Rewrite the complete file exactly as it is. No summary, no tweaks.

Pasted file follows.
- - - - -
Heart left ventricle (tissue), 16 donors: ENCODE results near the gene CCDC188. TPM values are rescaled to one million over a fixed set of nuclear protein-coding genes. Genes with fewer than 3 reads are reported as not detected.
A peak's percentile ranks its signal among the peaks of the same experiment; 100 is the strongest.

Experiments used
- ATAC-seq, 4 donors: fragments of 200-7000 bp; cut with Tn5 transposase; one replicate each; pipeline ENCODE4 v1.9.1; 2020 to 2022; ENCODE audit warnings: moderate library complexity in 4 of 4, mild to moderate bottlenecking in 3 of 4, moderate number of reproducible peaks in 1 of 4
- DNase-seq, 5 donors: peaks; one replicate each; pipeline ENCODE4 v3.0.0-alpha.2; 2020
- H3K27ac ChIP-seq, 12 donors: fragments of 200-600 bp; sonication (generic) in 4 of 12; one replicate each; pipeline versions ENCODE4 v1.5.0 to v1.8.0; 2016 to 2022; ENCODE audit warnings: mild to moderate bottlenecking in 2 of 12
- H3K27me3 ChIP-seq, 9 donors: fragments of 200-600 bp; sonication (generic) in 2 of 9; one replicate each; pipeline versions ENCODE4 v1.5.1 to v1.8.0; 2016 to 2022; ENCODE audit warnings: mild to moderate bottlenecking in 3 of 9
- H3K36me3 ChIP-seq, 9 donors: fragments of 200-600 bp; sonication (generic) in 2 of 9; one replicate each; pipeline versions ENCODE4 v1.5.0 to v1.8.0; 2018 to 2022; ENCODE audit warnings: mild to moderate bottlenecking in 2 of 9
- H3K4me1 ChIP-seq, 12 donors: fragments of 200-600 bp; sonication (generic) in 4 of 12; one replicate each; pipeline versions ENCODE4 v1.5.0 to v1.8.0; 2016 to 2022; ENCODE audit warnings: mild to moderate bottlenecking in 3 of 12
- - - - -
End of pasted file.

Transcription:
Heart left ventricle (tissue), 16 donors: ENCODE results near the gene CCDC188. TPM values are rescaled to one million over a fixed set of nuclear protein-coding genes. Genes with fewer than 3 reads are reported as not detected.
A peak's percentile ranks its signal among the peaks of the same experiment; 100 is the strongest.

Experiments used
- ATAC-seq, 4 donors: fragments of 200-7000 bp; cut with Tn5 transposase; one replicate each; pipeline ENCODE4 v1.9.1; 2020 to 2022; ENCODE audit warnings: moderate library complexity in 4 of 4, mild to moderate bottlenecking in 3 of 4, moderate number of reproducible peaks in 1 of 4
- DNase-seq, 5 donors: peaks; one replicate each; pipeline ENCODE4 v3.0.0-alpha.2; 2020
- H3K27ac ChIP-seq, 12 donors: fragments of 200-600 bp; sonication (generic) in 4 of 12; one replicate each; pipeline versions ENCODE4 v1.5.0 to v1.8.0; 2016 to 2022; ENCODE audit warnings: mild to moderate bottlenecking in 2 of 12
- H3K27me3 ChIP-seq, 9 donors: fragments of 200-600 bp; sonication (generic) in 2 of 9; one replicate each; pipeline versions ENCODE4 v1.5.1 to v1.8.0; 2016 to 2022; ENCODE audit warnings: mild to moderate bottlenecking in 3 of 9
- H3K36me3 ChIP-seq, 9 donors: fragments of 200-600 bp; sonication (generic) in 2 of 9; one replicate each; pipeline versions ENCODE4 v1.5.0 to v1.8.0; 2018 to 2022; ENCODE audit warnings: mild to moderate bottlenecking in 2 of 9
- H3K4me1 ChIP-seq, 12 donors: fragments of 200-600 bp; sonication (generic) in 4 of 12; one replicate each; pipeline versions ENCODE4 v1.5.0 to v1.8.0; 2016 to 2022; ENCODE audit warnings: mild to moderate bottlenecking in 3 of 12